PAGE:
The late summer weather is a major variable in the natural gas market as North America heats up and more electricity is generated by natural gas to power the air conditioners. This year seems to be making up for lost time since El Nino played its predicted part in a long cool, spring. The National Oceanic and Atmospheric Administration (NOAA) has officially declared this record setting El Nino event, over. This is important as we are currently at the seasonal peak for natural gas and we’ll show that we believe natural gas prices will soften in the near term. However, the transition from El Nino to La Nina will be in full effect this fall and we’ll discuss the trouble that has come with it in the past.
Let’s begin with the trade at hand. Natural gas has rallied more than 30% in less than a month and while there are fundamental reasons for some of the recent rally, natural gas producers clearly believe that prices above $2.50 per/mmBtu should be sold to lock in future production profits. You’ll see on the chart below that the commercial producers have been doing just that as they sold another 15k contracts last week and have driven their momentum squarely into the negative camp.
In order to take a short trade, we need commercial trader momentum to be negative and the market momentum trigger to be overbought. These two indicators quantify the tug of war between the commercial traders’ fundamental sense of value and price discovery, which determines trends, against the speculators who provide the intermediate rallies and declines that provide the turning points for swing traders like ourselves. The current situation shows that natural gas drillers are bearish at current prices and expect the lengthy downward trend to continue. The recent speculative purchases have rallied the market above our market momentum trigger level. Now, we wait for the reversal to trigger our short sales at what could be the seasonal high, barring a La Nina event this fall.
As mentioned before, the current rally is flying right into the face of not only producer selling but, also its seasonal peak. We trust MRCI for their seasonal analysis and love it when we can combine it with our own Commitments of Traders fundamental data. Notice on the chart below not only the discretionary COT signals on the weekly chart but also the seasonal peaks, which marked four of the last five highs.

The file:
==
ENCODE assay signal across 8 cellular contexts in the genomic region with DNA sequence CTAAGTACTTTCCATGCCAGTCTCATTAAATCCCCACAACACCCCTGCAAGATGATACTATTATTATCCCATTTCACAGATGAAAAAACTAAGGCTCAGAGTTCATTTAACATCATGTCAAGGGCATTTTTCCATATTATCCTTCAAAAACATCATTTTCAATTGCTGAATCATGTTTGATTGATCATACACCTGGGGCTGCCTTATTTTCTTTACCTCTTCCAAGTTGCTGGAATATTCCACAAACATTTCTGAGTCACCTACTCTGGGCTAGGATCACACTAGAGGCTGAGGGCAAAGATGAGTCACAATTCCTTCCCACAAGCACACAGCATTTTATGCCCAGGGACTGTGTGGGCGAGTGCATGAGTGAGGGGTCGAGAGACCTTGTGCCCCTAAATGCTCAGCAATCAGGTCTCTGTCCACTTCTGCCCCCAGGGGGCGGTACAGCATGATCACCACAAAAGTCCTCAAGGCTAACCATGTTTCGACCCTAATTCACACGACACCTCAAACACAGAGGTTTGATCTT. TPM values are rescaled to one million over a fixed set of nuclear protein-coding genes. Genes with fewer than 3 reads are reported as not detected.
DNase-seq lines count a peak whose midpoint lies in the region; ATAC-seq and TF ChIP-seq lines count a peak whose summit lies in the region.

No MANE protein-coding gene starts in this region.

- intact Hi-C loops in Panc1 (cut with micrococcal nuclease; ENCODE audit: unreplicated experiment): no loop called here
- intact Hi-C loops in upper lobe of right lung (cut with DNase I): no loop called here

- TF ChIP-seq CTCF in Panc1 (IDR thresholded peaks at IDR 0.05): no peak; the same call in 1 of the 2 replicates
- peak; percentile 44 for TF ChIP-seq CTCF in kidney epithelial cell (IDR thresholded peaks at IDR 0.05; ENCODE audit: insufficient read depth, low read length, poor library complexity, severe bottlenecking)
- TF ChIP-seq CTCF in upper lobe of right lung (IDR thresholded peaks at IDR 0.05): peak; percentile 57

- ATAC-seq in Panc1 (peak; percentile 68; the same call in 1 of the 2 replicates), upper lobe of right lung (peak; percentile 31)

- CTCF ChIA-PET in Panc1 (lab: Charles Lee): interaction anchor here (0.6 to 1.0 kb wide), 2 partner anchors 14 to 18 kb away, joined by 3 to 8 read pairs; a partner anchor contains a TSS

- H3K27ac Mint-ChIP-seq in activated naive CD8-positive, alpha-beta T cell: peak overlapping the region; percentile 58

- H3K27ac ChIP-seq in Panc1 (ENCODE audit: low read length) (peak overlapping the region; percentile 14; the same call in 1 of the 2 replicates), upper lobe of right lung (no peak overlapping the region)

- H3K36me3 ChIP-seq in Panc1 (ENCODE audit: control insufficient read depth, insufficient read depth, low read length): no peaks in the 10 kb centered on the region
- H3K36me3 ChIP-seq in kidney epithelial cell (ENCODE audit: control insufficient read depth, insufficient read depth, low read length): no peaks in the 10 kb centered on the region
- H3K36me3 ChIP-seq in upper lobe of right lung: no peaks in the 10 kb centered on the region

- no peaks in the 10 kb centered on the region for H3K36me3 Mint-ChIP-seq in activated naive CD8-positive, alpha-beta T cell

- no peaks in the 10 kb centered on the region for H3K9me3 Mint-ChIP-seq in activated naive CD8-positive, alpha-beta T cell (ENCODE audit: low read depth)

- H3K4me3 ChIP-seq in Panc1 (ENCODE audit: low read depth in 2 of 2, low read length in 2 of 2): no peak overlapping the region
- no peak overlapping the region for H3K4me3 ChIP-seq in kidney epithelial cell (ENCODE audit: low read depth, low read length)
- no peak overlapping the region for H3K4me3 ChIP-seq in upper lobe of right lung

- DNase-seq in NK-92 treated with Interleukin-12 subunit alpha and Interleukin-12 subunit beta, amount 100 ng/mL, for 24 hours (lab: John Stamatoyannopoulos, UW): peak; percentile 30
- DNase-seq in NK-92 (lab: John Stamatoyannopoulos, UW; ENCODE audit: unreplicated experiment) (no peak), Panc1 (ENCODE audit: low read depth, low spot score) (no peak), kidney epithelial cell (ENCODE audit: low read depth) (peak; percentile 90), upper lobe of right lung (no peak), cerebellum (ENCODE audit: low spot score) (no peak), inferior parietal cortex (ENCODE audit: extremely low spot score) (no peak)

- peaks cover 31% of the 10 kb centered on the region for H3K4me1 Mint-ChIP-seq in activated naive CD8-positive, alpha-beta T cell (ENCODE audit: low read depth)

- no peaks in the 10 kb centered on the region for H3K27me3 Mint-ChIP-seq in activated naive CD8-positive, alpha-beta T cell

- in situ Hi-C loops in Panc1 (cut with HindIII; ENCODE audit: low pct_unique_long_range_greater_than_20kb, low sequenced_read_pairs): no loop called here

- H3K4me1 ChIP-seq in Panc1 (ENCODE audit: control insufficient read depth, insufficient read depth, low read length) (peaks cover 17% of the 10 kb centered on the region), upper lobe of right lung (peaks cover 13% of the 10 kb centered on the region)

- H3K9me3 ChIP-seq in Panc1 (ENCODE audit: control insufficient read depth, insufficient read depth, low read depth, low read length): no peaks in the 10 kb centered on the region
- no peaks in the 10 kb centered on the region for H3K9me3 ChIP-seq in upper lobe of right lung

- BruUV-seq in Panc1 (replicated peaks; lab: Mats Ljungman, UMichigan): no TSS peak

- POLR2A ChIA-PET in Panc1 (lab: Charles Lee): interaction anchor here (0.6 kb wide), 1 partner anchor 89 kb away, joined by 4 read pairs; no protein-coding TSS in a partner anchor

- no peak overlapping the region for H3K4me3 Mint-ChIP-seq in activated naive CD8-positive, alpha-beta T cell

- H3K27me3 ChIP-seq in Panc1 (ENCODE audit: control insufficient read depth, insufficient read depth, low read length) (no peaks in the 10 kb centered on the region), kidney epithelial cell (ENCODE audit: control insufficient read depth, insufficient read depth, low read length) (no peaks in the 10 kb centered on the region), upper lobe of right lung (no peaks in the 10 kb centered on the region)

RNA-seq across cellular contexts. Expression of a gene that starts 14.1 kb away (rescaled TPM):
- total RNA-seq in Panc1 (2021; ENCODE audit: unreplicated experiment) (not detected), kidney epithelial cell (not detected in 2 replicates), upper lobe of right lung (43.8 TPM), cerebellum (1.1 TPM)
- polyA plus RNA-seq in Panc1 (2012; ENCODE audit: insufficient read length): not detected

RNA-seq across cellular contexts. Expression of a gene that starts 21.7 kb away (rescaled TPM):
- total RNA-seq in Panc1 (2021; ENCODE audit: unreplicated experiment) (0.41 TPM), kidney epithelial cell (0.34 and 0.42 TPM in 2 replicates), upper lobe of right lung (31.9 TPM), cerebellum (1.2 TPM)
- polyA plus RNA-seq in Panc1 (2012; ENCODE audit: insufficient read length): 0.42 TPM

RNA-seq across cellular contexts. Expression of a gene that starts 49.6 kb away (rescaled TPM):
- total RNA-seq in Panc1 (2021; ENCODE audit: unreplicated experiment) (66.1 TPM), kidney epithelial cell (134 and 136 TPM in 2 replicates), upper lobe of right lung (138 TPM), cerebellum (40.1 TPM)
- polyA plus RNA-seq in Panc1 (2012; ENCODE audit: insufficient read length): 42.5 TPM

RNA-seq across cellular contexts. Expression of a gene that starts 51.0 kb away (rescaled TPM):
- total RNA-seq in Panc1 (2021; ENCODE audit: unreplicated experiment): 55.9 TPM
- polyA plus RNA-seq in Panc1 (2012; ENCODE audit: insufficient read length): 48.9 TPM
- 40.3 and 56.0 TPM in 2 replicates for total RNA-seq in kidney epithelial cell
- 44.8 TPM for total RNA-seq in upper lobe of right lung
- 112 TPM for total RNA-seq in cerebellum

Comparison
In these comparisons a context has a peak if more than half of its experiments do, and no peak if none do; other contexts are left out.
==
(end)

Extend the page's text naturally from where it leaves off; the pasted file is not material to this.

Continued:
No method captures every trade. The idea is to stack the odds in your favor. A combination approach from divergent sources can provide powerful reinforcement for each other as they last did in 2011. However, before looking for short trades that can be held through fall similar to the seasonal grain trades, we have to reintroduce a wildcard, El Nino’s reciprocal counterpart, La Nina.
La Nina is the opposing, cooling cycle to El Ninos warming cycle. Historically, strong El Nino events trigger the possibility of a correspondingly strong La Nina. NOAA currently lists the La Nina probability for a late summer through fall event at 75%. The concern is the, “Billion Dollar Weather Events,” section of the NOAA website where five of the last events occurred during La Nina years. These weather events include some of the worst natural disasters in US history and would obviously throw any forecast into garbage bin. The best we can do is be aware of the risks and the variables in play. To that end, we refer to our earlier point of trading the expected near-term weakness from the short side of the market.
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